- Lloyd Brown
LECOM Park – Bradenton Marauders
Photos by Lloyd Brown, Stadium Journey
Stadium Info FANFARE Score: 4.14
1611 9th Street West
Bradenton, FL 34205
Bradenton Marauders website LECOM Park website
Year Opened: 1923 Capacity: 8,500
Marauders Home Turns 100
Minor League Baseball’s second-oldest ballpark celebrated its 100th anniversary during the 2023 season. LECOM Park, home of the Bradenton Marauders, opened its doors in 1923. The ballpark opened as City Park and has gone through five name changes during its one hundred years of use. It was known as McKechnie Park from 1962-2017, becoming LECOM Park in 2018 as a part of a naming rights agreement with the Bradenton-based Lake Erie College of Osteopathic Medicine, or LECOM for short.
As you can imagine, the ballpark has gone through numerous renovations over the years. When it opened, it only had 1,300 seats and cost $2,000 to build. Today it holds 8,500 and includes amenities that could not have been dreamed of a century ago. Major renovations were required after a hurricane hit the park. Lights were added to the ballpark in 2008.
The other two renovations took place in 1993 and 2013. The earlier renovation replaced the seating that had been in the park for 70 years and replaced many of the mechanicals that had become obsolete over that period. The 2013 renovation enhanced the fan plaza and completed a boardwalk beyond the outfield walls that allow 360-degree access for fans around the playing field.
Even though the ballpark has been used for a century, the Marauders are only the second minor league team to use the facility, and the first to use it since 1926. The Marauders became the Class A affiliate of the Pittsburgh Pirates in 2010. The team has won two league championships during its existence, with a Florida State League Championship in 2016 and a Low A Southeast Championship in 2021.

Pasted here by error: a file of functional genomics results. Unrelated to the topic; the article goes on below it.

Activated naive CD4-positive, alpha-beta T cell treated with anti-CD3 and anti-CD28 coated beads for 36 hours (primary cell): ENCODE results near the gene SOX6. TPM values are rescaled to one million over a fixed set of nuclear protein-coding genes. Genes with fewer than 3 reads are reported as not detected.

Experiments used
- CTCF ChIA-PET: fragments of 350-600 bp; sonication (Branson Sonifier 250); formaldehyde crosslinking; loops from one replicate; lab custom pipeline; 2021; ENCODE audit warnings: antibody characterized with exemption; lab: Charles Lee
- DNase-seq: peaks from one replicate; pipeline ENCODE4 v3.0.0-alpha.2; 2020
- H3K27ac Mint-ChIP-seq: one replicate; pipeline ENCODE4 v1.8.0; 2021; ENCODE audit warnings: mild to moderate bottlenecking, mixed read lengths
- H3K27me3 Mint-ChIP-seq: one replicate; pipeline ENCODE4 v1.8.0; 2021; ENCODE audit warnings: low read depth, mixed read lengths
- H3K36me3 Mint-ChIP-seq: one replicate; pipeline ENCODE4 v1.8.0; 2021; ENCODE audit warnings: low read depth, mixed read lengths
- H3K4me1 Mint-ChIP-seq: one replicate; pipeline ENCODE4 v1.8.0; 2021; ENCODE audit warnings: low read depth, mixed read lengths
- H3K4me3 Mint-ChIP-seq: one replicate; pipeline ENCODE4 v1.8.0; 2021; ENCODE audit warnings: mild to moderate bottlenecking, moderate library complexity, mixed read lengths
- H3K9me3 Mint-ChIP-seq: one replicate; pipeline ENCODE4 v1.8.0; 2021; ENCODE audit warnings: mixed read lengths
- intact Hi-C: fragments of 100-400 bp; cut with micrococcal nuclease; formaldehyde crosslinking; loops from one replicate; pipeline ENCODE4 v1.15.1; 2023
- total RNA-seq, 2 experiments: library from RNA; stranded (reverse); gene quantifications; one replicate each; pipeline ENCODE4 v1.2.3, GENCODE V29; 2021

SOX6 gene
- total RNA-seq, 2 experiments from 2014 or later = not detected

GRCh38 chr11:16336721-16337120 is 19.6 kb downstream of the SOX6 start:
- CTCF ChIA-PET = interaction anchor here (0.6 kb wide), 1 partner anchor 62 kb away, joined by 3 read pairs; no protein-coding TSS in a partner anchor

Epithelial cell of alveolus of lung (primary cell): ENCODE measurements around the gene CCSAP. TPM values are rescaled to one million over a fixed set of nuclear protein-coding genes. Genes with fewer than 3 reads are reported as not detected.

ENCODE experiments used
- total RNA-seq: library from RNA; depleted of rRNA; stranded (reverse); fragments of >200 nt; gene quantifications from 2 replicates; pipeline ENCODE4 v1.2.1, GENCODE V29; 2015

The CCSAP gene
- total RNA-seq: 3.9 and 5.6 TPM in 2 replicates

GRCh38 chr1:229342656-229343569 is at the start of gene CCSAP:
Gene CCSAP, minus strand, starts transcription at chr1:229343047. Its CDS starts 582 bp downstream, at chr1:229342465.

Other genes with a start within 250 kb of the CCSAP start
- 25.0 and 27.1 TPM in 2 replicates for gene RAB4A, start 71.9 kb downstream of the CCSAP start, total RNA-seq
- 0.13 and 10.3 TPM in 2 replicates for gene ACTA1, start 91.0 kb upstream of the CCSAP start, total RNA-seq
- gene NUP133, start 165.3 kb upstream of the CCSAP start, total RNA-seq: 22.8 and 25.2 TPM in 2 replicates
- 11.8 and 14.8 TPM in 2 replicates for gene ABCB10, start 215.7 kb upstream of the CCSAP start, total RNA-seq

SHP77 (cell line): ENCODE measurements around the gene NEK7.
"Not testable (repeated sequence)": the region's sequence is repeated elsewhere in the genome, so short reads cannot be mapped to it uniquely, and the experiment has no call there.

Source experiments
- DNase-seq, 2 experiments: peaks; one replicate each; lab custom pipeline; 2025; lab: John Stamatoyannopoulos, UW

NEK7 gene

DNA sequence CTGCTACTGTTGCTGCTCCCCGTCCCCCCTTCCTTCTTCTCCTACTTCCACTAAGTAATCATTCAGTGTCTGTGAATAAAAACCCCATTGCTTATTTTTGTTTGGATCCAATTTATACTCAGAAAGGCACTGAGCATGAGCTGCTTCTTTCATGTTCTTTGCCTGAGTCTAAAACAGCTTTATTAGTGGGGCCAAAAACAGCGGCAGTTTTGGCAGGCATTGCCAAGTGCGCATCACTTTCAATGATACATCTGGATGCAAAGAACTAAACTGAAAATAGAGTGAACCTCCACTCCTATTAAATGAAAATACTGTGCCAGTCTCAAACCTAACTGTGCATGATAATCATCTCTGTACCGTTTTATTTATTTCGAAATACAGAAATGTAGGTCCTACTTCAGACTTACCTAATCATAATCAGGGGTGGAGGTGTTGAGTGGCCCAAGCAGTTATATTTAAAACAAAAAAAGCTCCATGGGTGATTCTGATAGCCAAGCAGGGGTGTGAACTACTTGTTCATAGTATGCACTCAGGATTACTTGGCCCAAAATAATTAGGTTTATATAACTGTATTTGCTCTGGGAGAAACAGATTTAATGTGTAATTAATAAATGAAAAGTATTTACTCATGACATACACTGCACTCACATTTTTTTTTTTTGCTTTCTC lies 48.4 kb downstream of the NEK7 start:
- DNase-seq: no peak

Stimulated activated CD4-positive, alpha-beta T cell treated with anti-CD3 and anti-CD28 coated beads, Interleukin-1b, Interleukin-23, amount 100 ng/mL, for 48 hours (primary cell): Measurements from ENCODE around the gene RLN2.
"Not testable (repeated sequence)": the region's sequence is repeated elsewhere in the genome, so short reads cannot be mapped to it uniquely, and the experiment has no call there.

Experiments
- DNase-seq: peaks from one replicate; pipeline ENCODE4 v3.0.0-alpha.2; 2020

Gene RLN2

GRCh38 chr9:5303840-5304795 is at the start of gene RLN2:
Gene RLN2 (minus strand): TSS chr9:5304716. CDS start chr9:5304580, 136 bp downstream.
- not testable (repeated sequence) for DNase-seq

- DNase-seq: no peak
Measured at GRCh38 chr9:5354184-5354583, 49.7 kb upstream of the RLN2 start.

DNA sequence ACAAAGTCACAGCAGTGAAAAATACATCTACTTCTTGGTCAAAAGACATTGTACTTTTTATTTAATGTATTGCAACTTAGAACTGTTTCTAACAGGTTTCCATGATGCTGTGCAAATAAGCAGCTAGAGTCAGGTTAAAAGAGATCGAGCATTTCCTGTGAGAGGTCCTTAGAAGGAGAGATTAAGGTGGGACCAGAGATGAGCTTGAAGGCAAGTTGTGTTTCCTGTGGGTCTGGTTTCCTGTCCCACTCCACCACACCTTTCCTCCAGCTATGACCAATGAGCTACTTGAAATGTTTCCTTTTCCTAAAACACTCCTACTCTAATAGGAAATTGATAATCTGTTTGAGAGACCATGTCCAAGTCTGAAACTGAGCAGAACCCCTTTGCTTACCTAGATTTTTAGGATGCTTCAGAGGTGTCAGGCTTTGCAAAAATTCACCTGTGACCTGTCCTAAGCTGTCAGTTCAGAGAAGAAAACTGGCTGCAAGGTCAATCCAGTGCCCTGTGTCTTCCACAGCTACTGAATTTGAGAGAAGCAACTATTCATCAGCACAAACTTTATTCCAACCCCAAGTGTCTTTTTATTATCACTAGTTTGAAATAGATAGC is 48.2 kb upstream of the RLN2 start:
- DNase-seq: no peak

One of the nice things about LECOM Park’s location is its proximity to Florida State League parks in nearby Dunedin, Tampa, Sarasota, and Clearwater.
Food & Beverage 4
LECOM Park offers a wide range of food and beverages at its concession stands. The concession stands under the grandstand are open for every game at LECOM, while many of the plaza spots open only on Friday/Saturday/Sunday when attendance is larger. Here is a brief overview of each stand:
Pirates Cove is along the first base concourse. It offers pulled pork sandwiches, jumbo hot dogs, cheeseburgers, brats, fried fish sandwiches, and Italian Ices.
The Home Plate Express offers pizza slices, nachos, popcorn, chips, and pretzels.
The Hot Corner Deli is on the third base side of the field. It offers a wide variety of deli sandwiches, garden salads, and chef salads.
The Snack Station is located at the base of the video board in the center field area of the boardwalk. This stand offers BBQ pork fries, chicken tenders, grilled chicken sandwiches, and cracker jacks.
The Craft Beer Corner offers a wide selection of craft beers and mixed drinks.
All stands offer Pepsi brand products and bottled water.
It is immediately apparent that you are at one of the most historic venues in baseball when you arrive at LECOM Ballpark. The exterior skin of the stadium is constructed in the Spanish Colonial style that is so classic in Florida. Most of the stands offer shade from the Florida sun under roofs or canopies. The steel girders of the stadium are exposed, showing you how the ballpark was built.
The first area you enter after you pass through the ticket gate is the Fan Plaza. It is filled with booths offering a wide selection of food and drink. Make sure you check out the historical exhibit that shares the story of LECOM Park on a decade-by-decade basis.
The plaza also offers several lawn games on its grass surfaces. If you just want to relax, there are several Adirondack chairs under the shade of a palm tree. Make sure to allow enough time to check out the Marauders team store, which is also on the Plaza.